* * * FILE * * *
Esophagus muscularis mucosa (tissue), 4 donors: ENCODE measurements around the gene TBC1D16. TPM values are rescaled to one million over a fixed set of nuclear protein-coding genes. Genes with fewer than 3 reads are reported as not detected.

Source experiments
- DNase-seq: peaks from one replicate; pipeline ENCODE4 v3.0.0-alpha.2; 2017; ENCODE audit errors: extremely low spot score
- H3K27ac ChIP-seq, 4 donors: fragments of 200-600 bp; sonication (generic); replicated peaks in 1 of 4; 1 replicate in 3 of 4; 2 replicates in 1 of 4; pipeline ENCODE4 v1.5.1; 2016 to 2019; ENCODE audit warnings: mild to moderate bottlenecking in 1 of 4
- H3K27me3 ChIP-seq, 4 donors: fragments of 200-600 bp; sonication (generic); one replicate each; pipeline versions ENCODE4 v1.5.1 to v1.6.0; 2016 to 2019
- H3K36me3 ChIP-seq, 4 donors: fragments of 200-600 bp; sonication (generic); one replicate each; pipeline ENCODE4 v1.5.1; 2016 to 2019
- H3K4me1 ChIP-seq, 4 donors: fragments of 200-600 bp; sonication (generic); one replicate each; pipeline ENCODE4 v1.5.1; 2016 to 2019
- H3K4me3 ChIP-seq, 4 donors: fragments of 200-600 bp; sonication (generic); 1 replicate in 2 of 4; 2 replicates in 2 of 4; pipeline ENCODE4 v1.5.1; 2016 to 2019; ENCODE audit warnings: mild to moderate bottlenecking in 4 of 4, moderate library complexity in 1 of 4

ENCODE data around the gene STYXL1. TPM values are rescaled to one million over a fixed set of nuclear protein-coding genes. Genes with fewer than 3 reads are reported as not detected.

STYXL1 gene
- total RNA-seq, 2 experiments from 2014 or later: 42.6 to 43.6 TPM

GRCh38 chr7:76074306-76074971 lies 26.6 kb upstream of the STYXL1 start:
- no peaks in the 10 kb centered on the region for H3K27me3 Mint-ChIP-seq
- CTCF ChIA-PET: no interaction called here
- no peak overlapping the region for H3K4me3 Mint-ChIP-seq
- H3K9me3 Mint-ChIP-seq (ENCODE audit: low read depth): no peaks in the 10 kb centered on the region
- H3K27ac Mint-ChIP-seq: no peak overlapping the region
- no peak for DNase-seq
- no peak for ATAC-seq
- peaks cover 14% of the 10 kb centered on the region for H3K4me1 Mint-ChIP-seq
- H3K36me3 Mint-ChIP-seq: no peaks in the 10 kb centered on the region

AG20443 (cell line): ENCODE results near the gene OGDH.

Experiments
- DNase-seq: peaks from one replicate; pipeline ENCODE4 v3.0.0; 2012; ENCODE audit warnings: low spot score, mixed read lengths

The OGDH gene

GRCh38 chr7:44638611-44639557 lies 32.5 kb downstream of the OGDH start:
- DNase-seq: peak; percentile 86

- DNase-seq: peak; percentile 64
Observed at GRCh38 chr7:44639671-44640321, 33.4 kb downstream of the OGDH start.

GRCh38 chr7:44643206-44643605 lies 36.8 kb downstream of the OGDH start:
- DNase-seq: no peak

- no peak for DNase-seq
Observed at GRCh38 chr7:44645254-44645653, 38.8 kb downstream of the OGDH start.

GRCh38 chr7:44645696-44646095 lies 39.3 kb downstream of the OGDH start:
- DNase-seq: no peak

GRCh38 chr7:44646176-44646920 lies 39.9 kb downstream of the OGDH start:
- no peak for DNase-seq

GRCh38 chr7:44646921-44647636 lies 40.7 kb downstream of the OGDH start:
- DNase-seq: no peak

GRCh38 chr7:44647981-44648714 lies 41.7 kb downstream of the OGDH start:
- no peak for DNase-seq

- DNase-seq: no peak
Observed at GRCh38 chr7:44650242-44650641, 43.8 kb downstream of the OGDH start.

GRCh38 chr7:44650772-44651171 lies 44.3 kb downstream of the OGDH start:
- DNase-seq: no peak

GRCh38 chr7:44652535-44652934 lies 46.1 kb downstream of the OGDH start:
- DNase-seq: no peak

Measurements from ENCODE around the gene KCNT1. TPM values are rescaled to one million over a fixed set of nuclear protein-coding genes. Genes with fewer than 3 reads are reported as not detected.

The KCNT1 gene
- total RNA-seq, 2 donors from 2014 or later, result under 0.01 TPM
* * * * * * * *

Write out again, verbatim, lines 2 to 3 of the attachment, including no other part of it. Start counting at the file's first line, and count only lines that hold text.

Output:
Source experiments
- DNase-seq: peaks from one replicate; pipeline ENCODE4 v3.0.0-alpha.2; 2017; ENCODE audit errors: extremely low spot score